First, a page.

An Oregon Health & Science University study shows motion and door sensors placed in elders' homes can help track activity patterns thought to relate to memory changes that are early signs of dementia.
The study results, presented last week at the 10th International Conference on Alzheimer's Disease and Related Disorders in Madrid, show that continuous, unobtrusive monitoring of in-home activity may be a reliable way of assessing changes in motor behaviors that may occur along with changes in memory.
"To see a trend over time, you need multiple measures - good days and bad days - and it often takes years to see that trend in a clinic setting," said Tamara Hayes, Ph.D., assistant professor of biomedical engineering at OHSU's OGI School of Science & Engineering, and the study's lead author. She noted that most clinic visits by elders are spaced over months or even years, and their memory and motor skills performances are evaluated in a small number of tests completed in a limited amount of time.
"In contrast, we're looking continuously at elders' activity in their own homes," Hayes said. "Since we're measuring a person's activity many times over a short period, we can understand their normal variability and identify trends. If there's a change over a period, you can see it quickly. "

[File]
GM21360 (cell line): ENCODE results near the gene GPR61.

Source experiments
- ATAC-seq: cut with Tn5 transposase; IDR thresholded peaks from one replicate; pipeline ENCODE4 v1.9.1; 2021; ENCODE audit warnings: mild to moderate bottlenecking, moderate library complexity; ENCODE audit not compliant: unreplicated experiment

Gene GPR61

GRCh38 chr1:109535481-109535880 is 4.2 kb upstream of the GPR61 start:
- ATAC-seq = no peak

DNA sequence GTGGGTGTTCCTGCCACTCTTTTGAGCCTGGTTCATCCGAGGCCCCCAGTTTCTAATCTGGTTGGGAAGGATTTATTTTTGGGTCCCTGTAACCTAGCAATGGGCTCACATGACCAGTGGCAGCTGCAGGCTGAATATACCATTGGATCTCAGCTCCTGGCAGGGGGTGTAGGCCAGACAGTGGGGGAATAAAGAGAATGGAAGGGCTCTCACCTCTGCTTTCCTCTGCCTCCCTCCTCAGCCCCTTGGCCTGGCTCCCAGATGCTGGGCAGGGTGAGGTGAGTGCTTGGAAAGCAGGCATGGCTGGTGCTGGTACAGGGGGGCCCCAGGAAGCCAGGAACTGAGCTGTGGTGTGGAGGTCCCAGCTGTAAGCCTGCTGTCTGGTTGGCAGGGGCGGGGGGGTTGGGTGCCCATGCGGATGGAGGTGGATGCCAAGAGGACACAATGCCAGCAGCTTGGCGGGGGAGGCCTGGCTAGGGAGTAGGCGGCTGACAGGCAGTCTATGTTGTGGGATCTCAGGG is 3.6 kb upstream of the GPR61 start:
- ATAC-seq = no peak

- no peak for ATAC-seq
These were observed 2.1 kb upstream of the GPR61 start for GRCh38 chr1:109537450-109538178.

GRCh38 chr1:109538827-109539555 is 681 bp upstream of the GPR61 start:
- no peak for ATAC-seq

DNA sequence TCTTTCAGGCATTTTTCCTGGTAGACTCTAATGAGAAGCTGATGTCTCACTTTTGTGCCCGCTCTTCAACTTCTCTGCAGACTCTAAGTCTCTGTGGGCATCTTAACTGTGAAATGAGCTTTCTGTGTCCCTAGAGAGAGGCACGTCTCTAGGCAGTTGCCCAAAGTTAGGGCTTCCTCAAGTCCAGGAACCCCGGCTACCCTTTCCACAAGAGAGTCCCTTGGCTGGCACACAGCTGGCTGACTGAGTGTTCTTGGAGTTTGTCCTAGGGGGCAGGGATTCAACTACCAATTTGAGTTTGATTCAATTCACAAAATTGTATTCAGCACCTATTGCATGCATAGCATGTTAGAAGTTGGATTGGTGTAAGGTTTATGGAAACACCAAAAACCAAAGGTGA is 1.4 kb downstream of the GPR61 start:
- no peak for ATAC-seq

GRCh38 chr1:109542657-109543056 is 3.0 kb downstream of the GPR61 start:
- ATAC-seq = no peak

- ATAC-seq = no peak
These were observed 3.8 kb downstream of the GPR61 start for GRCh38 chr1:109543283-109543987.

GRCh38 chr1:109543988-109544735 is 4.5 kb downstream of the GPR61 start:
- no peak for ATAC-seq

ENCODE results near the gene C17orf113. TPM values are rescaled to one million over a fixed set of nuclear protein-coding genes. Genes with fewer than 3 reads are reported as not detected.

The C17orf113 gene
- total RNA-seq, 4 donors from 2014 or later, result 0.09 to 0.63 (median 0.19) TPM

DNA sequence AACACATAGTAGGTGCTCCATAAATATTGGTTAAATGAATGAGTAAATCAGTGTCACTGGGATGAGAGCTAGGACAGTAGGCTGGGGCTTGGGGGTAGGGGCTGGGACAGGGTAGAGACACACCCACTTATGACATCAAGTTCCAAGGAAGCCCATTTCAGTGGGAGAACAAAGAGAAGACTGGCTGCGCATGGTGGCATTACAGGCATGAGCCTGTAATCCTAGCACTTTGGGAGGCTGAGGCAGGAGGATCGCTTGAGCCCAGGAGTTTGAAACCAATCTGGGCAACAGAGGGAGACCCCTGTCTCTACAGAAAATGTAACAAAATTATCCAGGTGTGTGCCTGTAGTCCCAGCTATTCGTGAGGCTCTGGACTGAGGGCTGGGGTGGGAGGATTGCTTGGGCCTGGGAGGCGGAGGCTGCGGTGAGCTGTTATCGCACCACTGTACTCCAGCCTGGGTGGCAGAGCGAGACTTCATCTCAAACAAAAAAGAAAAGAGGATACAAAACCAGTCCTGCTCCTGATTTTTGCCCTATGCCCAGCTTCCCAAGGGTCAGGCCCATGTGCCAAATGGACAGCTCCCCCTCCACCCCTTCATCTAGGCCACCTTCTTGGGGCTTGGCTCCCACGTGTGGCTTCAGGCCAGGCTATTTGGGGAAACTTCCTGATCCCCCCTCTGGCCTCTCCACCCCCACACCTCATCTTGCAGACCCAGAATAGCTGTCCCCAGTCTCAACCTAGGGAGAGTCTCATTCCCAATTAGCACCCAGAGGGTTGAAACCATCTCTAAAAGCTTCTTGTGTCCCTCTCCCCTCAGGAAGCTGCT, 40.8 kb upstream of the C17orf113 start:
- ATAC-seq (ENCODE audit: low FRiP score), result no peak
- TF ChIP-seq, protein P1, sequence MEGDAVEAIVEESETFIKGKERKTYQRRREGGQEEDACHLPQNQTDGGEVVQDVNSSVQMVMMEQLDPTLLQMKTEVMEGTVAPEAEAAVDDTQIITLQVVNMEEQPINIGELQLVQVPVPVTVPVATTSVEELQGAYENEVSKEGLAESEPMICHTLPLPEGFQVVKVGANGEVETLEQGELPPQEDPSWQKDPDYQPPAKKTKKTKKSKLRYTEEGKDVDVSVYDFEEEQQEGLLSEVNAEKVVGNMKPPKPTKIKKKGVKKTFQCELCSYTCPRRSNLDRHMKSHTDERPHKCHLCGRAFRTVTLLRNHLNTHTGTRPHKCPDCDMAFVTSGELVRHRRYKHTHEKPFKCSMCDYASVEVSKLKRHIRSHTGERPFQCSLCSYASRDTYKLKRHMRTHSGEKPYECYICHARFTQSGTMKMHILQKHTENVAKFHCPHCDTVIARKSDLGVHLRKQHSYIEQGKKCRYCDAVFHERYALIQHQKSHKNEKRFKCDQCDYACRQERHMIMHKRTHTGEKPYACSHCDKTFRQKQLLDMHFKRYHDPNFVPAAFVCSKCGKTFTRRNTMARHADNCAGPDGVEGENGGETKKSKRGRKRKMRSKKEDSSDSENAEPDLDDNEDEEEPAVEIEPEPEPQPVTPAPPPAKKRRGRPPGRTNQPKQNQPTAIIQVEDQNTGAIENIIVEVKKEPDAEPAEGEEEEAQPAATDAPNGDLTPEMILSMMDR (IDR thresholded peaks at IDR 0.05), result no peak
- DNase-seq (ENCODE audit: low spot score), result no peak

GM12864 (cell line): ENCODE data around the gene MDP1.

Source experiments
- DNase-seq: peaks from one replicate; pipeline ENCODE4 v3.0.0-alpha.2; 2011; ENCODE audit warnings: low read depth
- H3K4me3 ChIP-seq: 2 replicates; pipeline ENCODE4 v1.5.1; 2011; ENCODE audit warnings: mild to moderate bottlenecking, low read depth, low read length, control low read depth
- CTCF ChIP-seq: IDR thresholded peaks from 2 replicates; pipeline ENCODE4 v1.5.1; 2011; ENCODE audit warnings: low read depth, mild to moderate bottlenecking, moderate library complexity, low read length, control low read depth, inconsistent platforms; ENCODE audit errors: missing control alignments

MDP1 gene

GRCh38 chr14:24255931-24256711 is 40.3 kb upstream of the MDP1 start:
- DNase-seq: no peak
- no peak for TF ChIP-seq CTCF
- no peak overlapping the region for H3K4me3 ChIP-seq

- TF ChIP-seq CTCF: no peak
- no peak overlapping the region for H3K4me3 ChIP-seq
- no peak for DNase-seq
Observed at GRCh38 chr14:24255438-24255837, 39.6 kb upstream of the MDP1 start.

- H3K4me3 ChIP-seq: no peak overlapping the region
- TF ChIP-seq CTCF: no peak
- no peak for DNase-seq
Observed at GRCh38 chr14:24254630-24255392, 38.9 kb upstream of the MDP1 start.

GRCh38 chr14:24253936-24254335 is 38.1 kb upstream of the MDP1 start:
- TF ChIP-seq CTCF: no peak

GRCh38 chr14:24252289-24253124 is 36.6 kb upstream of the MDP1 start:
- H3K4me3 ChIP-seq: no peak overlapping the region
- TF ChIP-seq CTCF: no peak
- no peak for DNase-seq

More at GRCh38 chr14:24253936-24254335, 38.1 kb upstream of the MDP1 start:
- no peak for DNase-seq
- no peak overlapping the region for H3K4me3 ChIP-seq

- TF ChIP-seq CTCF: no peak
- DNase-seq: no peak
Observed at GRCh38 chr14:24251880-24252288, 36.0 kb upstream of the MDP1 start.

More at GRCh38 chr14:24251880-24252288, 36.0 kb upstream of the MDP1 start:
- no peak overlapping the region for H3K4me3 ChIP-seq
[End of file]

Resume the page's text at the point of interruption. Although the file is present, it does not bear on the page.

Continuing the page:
Mild cognitive impairment is a known risk factor for dementia, a neurological disorder most commonly caused by Alzheimer's disease. Changes in clinical measures of activity, such as walking and finger-tapping speeds, have been shown to occur at about the same time as memory changes leading to dementia. By detecting subtle activity changes over time in the natural setting of an elder's home, researchers hope to more effectively identify when elders are starting to have trouble.
Hayes and colleagues in the OHSU Oregon Center for Aging & Technology - ORCATECH - used an unobtrusive "activity assessment system" to continuously measure in-home walking speed and overall activity of seven healthy elders and seven elders with mild cognitive impairment. The sensors, which remained in the elders' apartments at a Portland retirement community for up to 60 consecutive weeks, picked up more than 108,000 hours of activity data.
Each system included wall-mounted motion sensors placed in every room, door-mounted magnetic contact sensors, and wireless transceivers that sent the data to a computer in the home. The scientists then determined the number of times the sensors fired each minute during 24-hour blocks of time to create an overall activity level score for each participant.
Researchers found "the impaired subjects had more variability in their walking times than the healthy elderly group," and this variability was greater in the afternoon than in the morning, according to the study. This is consistent with earlier studies suggesting that variability in motor measures may predict later-onset dementia.